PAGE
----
That’s a lot of work that is not really apparent in the real estate listing. The renovations that you have completed should be good to take the house well into the decades to come. The new double-glazing and hydronic heating should make it very comfortable in Melbourne’s cooler months. What is left for the next custodian to do?
There’s little infrastructure left to do we’ve addressed all the big-ticket items and the small ones. The new owners of the house will be able to focus on giving their new home the decorative touches that suit their own style and enhancing the mid-century aesthetic.
Your work in remodelling the kitchen, laundry, bathrooms and introducing the banquette altered the house from the previous 1980’s renovations. My understanding is that Glen Eira council’s Heritage Overlay is for the significance of the exterior of the building. Does this mean that a future custodian is free to remodel your kitchen, laundry and bathrooms to their own taste when it is time to replace them, providing the exterior is not altered?
Yes, our understanding is that the heritage overlay is only on the exterior of the house(*). This leaves the next owners free to add their own interior decoration and to potentially return the kitchen design to their own taste.
The large central courtyard, which is commonly used in many of California’s Eichler homes, is a stand-out feature, so I am so pleased to see that it is still intact, not enclosed in corrugated polycarbonate and that the indoor/outdoor relationship works so seamlessly. Has this been the best feature of living in your home?
Without doubt the central courtyard is an amazing original feature, spilling light throughout the home. The addition of a modern retractable and fully waterproof awning means that this space acts as an additional living space despite the weather.
With the orientation and the amount of glazing I would imagine that your home would capture the sun throughout the day in winter. Is it a better house in the summer or winter?
With the retractable awning fully retracted the central courtyard and windows act as a sun trap which is a welcome addition in the winter. Without question the large and very functional copper open fireplace adds a huge amount of both warmth and atmosphere to winter evenings. Plus having the shaded terrazzo courtyard, is an amazing place to BBQ and while away summer evenings with friends.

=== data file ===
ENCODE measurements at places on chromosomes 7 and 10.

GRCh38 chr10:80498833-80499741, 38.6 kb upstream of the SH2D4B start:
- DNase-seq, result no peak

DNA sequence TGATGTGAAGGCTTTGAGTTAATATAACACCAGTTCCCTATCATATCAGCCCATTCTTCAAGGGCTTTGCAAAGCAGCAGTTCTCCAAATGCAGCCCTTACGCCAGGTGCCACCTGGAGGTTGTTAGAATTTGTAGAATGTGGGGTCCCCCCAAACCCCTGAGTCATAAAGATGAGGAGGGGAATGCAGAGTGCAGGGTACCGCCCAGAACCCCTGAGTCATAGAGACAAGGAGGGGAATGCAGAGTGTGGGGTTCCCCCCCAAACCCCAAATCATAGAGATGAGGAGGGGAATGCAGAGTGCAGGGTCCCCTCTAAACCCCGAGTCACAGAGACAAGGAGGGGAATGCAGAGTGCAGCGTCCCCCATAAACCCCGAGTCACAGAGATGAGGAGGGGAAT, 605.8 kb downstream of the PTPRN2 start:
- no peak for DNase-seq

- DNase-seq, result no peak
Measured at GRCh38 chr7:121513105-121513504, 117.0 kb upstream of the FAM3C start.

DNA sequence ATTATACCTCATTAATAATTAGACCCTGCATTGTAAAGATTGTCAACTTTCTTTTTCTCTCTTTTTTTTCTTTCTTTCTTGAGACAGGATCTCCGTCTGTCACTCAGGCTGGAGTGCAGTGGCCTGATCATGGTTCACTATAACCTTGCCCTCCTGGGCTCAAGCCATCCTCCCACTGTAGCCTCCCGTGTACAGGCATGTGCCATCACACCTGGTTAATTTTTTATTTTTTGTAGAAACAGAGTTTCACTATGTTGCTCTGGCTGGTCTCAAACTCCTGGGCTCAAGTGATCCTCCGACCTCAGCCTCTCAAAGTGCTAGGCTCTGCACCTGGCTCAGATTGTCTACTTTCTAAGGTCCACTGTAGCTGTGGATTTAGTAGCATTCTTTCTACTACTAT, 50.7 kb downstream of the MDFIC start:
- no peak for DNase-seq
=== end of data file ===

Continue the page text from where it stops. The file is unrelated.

The open plan and the relationship between the indoors and outdoors lends itself to a great home for entertaining. Have you hosted any large functions or events during your custodianship? What have been your happiest memories here?
Yes, we have hosted major birthdays and Christmas lunch in the courtyard which is an amazing space for family functions. One of the most memorable events was a “Rat Pack” themed 1960’s birthday party complete with period hors d’oeuvres and cocktails and all of the guests looking like extras from the Peter Sellers movie “The Party”.
As the home is now based around a series of intimate courtyards, where did the inspiration come to engage a Japanese landscape architect for the design? Tell me about the engagement and design process working with Motoyoshi Kihara and Kihara Landscapes.
John tracked the work of Motoyoshi Kihara and Kihara Landscapes for 6 years whilst living in Singapore and contracted this famed landscape designer upon his return to Australia. The inspiration for combining Japanese gardens with mid-century architecture came from John’s many trips to Los Angeles, particularly in the famous mid-century homes of the Trousdale Estates of Beverley Hills.
The design process was commenced immediately prior to the COVID outbreak of 2020 and the work bridged the first phase of lockdowns in Victoria. The presence of Moto and his team was one of the constants that helped us get through this difficult time.
The office/retreat room, with its outlook over the central courtyard, looks like an ideal working from home space. Did you make good use of this during Melbourne’s lockdown? What other uses could this room have?
This room has been used as an office, a centre for zoom calls, a children’s playroom, a home theatre, an extra guest bedroom and a dance floor for family parties. All to great effect.
Who do you envisage the lucky new custodians to be? Who do you think this house holds the greatest appeal for?
We hope that the next owners will also be fans of mid-century architecture and might help return the interiors to the next level of authenticity. Regardless, we can assure any potential owner that The Shillabeer House is a wonderful place to live and raise a family.
Thanks for your time today, and best of luck with the auction on Sunday November 13th. I hope that the new custodians love their new home as much as you have.
For any enquiries regarding Megan and John’s mid-century modern home please contact Biggin and Scott’s Daniel Ashton on 0408 078 515, or Bill Stravakis on 0418327622.
To see more details on the Biggin and Scott listing, including inspection times please visit:
(*) This does not constitute building or structural advice. Prospective purchasers should make their own inquiries regarding building and planning matters.
This has been a paid advertorial feature in collaboration with real estate agents Biggin and Scott.